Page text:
Google had its day in a European court -- and lost. A Brussels court on Tuesday ruled that the search giant violated copyright laws by publishing links to articles from Belgian newspapers without permission.
The Brussels court has fined Google 25,000 euros, or $32,600, for each day it displayed links to the Belgian newspaper's content. The court's decision is more lenient than its initial September ruling that fined Google for damages of up to one million euros a day and required the California firm to publish the judgment on the home page of its Web site.
"It is important to remember that both Google Web Search and Google News only ever show a few snippets of text," Rachel Whetstone, Google's European director of communications and public affairs, said in a statement. "If people want to read the entire story they have to click through to the Web publisher's site where the information resides." She maintained that Google is operating legally and providing critical information to Internet users.
Google News Issues
Copiepresse, which manages copyright issues for more than a dozen Belgium newspapers, brought the case against Google last August. Copiepress claimed that Google's search engine and news site breached copyrights. In September, the court ruled in favor of Copiepresse and ordered Google to remove these publishers' content from both Google.be and Google News. Google complied with that order and also posted the ruling to both home pages.
Google said the Tuesday ruling does not affect the current content of Google News because the Web sites Copiepress represents have already been removed from Google News. According to Whitestone, if publishers do not want their Web sites to appear in search results, technical standards like robots.txt and metatags enable them automatically to prevent their content from being indexed.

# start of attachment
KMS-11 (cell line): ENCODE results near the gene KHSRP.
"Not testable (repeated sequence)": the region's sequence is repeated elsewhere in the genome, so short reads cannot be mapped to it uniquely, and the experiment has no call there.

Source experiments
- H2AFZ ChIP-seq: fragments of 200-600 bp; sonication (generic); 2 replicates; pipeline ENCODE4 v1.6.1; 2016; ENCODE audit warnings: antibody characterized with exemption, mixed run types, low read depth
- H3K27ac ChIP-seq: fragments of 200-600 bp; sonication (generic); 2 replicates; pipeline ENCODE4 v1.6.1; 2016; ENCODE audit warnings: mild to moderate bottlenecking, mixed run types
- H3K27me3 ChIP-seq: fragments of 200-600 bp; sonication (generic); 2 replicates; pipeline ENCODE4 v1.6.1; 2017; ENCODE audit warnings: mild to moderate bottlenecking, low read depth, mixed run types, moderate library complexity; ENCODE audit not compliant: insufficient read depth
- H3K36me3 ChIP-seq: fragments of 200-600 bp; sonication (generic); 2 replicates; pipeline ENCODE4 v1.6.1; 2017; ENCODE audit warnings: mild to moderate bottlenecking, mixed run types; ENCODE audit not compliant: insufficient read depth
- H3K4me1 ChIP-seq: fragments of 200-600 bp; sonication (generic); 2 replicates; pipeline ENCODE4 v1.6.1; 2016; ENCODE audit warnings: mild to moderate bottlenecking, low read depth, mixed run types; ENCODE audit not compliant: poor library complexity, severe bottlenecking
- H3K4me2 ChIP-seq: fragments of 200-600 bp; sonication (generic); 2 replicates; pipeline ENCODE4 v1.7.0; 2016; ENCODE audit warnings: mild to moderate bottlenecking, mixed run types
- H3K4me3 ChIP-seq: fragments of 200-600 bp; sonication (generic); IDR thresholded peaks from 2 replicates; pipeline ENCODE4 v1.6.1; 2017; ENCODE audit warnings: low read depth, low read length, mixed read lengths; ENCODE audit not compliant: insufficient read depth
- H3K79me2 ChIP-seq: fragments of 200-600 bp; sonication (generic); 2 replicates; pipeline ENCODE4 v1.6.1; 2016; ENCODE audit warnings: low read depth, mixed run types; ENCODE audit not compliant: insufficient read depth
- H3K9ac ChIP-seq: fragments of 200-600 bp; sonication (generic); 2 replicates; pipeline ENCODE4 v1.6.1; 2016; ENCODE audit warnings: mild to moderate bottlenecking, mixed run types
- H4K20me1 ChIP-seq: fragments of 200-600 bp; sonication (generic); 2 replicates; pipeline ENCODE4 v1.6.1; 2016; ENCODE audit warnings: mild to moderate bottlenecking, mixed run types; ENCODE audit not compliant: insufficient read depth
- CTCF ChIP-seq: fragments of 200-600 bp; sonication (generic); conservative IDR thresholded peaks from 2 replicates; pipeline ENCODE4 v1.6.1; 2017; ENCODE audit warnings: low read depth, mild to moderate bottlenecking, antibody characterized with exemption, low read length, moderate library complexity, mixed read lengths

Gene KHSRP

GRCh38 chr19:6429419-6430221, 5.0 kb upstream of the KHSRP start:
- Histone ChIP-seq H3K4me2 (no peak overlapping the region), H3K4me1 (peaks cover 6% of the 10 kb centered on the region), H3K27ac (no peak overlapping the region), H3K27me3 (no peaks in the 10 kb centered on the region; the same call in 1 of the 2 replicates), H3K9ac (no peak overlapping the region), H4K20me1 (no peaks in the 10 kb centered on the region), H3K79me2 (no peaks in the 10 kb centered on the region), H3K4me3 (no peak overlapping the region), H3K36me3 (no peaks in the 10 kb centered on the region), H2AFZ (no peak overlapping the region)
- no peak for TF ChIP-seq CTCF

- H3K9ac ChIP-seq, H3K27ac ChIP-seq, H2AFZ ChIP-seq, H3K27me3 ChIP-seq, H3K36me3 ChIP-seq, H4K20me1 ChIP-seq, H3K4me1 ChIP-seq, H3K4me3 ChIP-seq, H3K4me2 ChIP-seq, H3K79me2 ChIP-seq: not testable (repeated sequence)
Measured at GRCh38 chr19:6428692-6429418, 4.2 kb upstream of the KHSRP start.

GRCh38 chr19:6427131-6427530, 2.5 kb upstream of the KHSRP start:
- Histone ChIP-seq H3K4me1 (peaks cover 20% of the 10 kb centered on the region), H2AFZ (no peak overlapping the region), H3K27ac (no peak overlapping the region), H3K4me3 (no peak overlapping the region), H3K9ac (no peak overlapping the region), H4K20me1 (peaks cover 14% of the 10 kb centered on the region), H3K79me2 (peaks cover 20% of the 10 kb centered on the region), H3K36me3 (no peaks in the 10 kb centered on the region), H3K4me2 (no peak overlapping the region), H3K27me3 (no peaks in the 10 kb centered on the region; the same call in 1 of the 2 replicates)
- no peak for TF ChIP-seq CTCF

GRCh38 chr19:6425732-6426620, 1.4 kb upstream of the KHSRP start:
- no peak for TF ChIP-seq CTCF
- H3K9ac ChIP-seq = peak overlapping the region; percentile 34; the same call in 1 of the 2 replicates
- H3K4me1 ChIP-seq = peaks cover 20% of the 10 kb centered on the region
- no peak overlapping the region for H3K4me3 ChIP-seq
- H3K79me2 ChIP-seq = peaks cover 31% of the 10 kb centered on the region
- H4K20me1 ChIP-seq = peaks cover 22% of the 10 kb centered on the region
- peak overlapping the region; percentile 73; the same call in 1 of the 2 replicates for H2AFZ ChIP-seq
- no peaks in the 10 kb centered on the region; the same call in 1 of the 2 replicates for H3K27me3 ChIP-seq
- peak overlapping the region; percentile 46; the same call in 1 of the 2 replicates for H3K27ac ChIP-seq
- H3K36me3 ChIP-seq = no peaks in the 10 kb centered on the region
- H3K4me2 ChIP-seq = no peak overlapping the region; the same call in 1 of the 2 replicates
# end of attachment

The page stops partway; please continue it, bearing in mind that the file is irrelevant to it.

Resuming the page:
"In addition, Google has a clear policy of respecting the wishes of content owners. If a newspaper does not want to be part of Google News, we remove their content from our index -- all the newspaper has to do is ask," Whitestone said. "There is no need for legal action and all the associated costs."
Aggregation and Copyright
Doug Wood, a partner at the law firm of Reed Smith LLP, said the principle behind the Belgium case -- diverting revenues from publishers by bypassing the home page and shifting eyes away from ads that visitors might have clicked -- is an old argument. He pointed out that the debate started in the early days of the Internet and essentially boils down to fair use.
The question to be determined in these types of cases, he noted, is the economic impact on the publisher. That means determining how many people are being diverted that would otherwise have gone straight to the original source of the content. That's a difficult question to answer, according to Wood.
Despite Copiepresse's apparent victory, Wood said he does not expect publishers in the United States to seek similar remedies. "We are too far out of the box and so far along in this race of information technology," he insisted. "One could argue that by the time I aggregate that news and get it to you, it's old news. So I'm not diverting anybody from you."
American courts, Wood added, have a track record of taking modern advances into account when applying decades-old law. He cited a 1984 Supreme Court ruling that refused to inhibit progress by denying consumer's rights to video tape television programs on their VCRs and watch them later.
"We can look at the Google case in Belgium as an application of a classical application intellectual property law," Wood concluded. "But the Belgium case is far from over."